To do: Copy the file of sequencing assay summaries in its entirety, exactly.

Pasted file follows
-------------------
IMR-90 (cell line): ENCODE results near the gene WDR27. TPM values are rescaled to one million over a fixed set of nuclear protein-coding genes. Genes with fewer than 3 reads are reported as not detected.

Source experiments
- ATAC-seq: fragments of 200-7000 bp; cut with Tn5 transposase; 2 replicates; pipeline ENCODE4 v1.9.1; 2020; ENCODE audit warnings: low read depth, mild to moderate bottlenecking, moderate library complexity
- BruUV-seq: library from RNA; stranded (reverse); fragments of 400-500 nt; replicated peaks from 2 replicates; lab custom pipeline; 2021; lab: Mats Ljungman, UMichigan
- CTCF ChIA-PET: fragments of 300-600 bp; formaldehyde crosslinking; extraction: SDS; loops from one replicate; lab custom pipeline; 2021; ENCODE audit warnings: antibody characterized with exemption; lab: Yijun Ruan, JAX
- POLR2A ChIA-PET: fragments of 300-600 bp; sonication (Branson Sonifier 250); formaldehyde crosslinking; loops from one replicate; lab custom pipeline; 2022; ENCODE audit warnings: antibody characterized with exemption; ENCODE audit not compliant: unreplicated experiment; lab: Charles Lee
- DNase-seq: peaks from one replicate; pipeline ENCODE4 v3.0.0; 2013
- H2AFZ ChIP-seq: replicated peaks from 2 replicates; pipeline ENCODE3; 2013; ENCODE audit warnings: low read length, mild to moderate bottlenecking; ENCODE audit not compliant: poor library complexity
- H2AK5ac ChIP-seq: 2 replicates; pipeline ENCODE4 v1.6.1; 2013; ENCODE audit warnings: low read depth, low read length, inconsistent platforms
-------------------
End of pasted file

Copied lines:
IMR-90 (cell line): ENCODE results near the gene WDR27. TPM values are rescaled to one million over a fixed set of nuclear protein-coding genes. Genes with fewer than 3 reads are reported as not detected.

Source experiments
- ATAC-seq: fragments of 200-7000 bp; cut with Tn5 transposase; 2 replicates; pipeline ENCODE4 v1.9.1; 2020; ENCODE audit warnings: low read depth, mild to moderate bottlenecking, moderate library complexity
- BruUV-seq: library from RNA; stranded (reverse); fragments of 400-500 nt; replicated peaks from 2 replicates; lab custom pipeline; 2021; lab: Mats Ljungman, UMichigan
- CTCF ChIA-PET: fragments of 300-600 bp; formaldehyde crosslinking; extraction: SDS; loops from one replicate; lab custom pipeline; 2021; ENCODE audit warnings: antibody characterized with exemption; lab: Yijun Ruan, JAX
- POLR2A ChIA-PET: fragments of 300-600 bp; sonication (Branson Sonifier 250); formaldehyde crosslinking; loops from one replicate; lab custom pipeline; 2022; ENCODE audit warnings: antibody characterized with exemption; ENCODE audit not compliant: unreplicated experiment; lab: Charles Lee
- DNase-seq: peaks from one replicate; pipeline ENCODE4 v3.0.0; 2013
- H2AFZ ChIP-seq: replicated peaks from 2 replicates; pipeline ENCODE3; 2013; ENCODE audit warnings: low read length, mild to moderate bottlenecking; ENCODE audit not compliant: poor library complexity
- H2AK5ac ChIP-seq: 2 replicates; pipeline ENCODE4 v1.6.1; 2013; ENCODE audit warnings: low read depth, low read length, inconsistent platforms